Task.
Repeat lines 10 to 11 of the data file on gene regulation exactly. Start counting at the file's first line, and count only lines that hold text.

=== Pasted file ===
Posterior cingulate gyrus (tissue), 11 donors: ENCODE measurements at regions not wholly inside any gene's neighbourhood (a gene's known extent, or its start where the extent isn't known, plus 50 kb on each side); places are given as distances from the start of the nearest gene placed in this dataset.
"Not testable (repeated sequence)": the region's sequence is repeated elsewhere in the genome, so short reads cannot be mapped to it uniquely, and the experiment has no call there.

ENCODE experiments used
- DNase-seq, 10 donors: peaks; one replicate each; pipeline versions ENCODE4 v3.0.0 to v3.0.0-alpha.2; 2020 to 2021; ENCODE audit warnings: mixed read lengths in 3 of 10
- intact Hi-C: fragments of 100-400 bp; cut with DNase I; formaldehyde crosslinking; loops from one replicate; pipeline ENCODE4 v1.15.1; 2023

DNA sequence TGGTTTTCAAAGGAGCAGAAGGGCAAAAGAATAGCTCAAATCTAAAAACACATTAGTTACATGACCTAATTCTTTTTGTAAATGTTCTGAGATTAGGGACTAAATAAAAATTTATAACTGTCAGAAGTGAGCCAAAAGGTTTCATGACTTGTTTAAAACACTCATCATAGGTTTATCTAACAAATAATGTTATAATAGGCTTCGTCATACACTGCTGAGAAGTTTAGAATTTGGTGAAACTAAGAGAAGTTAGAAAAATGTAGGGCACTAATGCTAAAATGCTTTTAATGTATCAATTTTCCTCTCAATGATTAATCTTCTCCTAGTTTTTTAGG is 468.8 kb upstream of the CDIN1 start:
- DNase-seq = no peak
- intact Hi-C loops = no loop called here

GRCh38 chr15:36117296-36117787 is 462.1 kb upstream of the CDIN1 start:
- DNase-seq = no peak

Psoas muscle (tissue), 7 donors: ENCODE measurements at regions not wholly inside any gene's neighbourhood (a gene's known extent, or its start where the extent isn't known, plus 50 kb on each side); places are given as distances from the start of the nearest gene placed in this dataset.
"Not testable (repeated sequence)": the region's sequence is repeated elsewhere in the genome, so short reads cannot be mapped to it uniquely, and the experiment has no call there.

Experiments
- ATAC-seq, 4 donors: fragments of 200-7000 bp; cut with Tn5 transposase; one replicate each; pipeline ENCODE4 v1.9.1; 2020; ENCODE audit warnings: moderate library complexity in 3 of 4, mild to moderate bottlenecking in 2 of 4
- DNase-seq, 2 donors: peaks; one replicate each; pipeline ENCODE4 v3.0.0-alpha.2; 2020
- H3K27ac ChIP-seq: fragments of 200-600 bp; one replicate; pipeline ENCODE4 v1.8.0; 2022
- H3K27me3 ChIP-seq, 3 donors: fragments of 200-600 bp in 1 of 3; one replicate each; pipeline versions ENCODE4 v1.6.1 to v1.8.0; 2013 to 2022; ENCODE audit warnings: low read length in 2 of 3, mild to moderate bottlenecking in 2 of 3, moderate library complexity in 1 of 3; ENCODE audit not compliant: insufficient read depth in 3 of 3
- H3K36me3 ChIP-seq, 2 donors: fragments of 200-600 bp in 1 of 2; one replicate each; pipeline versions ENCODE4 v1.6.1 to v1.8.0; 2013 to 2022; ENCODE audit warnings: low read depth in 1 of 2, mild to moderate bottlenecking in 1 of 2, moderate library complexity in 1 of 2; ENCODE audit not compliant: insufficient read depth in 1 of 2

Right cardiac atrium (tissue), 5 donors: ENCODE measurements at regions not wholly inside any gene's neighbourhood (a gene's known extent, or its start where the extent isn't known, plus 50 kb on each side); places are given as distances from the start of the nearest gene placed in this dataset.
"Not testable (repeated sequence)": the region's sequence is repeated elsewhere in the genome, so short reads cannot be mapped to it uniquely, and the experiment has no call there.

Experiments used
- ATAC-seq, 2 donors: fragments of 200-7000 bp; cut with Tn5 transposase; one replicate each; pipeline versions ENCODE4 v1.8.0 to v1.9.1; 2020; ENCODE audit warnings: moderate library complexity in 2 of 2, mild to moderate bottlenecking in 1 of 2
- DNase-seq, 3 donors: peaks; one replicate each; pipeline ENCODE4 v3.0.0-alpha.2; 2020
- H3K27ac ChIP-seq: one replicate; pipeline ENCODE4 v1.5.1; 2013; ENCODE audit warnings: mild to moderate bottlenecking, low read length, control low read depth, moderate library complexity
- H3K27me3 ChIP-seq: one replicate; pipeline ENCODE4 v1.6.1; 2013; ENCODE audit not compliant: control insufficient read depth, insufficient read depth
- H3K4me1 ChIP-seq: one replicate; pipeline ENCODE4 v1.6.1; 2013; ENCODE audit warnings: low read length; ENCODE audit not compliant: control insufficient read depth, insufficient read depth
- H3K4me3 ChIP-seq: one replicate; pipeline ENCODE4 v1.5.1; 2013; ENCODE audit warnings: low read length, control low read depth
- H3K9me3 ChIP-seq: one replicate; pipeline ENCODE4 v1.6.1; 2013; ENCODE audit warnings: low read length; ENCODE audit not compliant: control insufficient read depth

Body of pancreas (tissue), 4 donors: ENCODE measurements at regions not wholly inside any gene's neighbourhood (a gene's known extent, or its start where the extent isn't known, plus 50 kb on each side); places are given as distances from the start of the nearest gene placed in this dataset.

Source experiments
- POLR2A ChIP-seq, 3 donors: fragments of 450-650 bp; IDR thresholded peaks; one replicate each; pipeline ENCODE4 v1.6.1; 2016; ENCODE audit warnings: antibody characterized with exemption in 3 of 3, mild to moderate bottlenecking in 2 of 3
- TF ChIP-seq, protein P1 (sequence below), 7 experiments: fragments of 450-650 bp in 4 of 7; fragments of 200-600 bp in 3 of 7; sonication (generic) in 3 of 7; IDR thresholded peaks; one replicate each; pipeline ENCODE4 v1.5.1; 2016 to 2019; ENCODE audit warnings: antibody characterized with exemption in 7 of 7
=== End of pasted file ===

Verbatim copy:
- DNase-seq = no peak

Psoas muscle (tissue), 7 donors: ENCODE measurements at regions not wholly inside any gene's neighbourhood (a gene's known extent, or its start where the extent isn't known, plus 50 kb on each side); places are given as distances from the start of the nearest gene placed in this dataset.